Lately I’ve been playing Squids on the iPad (also available for the iPhone).
It’s a turn-based strategy game that centers around bouncing your good guy squid into ooze-covered crustaceans for combat damage. It’s similar to Angry Birds in terms of the fundamental play mechanic — you pull back rubber-band style, and send your character flying into stuff to make it go poof.
It starts off with a bit of a treasure-hunting-gone-terribly-wrong plot, starring a cast of likable cartoon squid characters. It’s not much in the way of challenge, but it makes up for it with charm in spades.
This is the kind of game your kids will love, and you’ll probably like it too.
I first heard about Squids through the Indie Game Music Bundle I wrote about a few days ago. My big draw to that project was the five headlining downloads available for $1, but I figured a freakin’ boatload of music for $10 wouldn’t hurt. (I still haven’t even listened to all of it yet.) Squids was one of the soundtracks at the $10 threshold and when I finally got around to listening to it, it blew my mind.
The soundtrack is bright and fun, and reminds you of the best songs from The Little Mermaid in all the best ways. The sample quality is excellent; some indy games have to scrimp on the hardware behind the tunes and you can usually hear that. This soundtrack wouldn’t be at all out of place at an A-list amusement park attraction.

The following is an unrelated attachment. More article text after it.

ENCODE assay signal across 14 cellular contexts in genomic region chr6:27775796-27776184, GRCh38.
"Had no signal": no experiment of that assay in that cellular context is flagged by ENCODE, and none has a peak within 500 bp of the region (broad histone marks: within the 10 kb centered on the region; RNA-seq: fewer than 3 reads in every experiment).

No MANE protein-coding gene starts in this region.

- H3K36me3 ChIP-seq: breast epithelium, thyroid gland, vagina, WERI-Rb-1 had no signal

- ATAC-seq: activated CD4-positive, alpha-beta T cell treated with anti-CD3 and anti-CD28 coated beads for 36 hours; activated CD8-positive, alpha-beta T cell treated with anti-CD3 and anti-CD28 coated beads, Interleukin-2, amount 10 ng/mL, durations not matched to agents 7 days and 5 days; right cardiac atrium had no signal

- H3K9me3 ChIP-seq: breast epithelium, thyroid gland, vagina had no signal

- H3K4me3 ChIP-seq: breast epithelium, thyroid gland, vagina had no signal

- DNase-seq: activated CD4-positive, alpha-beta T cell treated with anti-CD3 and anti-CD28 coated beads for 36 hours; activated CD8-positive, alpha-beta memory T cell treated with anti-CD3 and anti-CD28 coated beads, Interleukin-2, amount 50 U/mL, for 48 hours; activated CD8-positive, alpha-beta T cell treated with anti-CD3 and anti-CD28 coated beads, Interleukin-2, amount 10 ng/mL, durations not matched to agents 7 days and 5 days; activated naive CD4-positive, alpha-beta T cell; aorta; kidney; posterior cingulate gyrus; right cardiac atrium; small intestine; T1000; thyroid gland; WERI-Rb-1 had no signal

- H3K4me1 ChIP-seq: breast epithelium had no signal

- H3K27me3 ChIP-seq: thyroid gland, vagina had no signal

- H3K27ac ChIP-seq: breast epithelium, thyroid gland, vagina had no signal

The characters in the game grow in power as you spend the pearl currency you collect through your sustained excellence to buy them new helmets and level them up. You don’t need to over-strategize your squids’ accessories: helmets’ power is “transfered” to the character permanently, so the hat you wear ends up being cosmetic.
If you’re looking for a fun little game to mix it up from the iOS standards, you could do a lot worse with your $2 than Squids.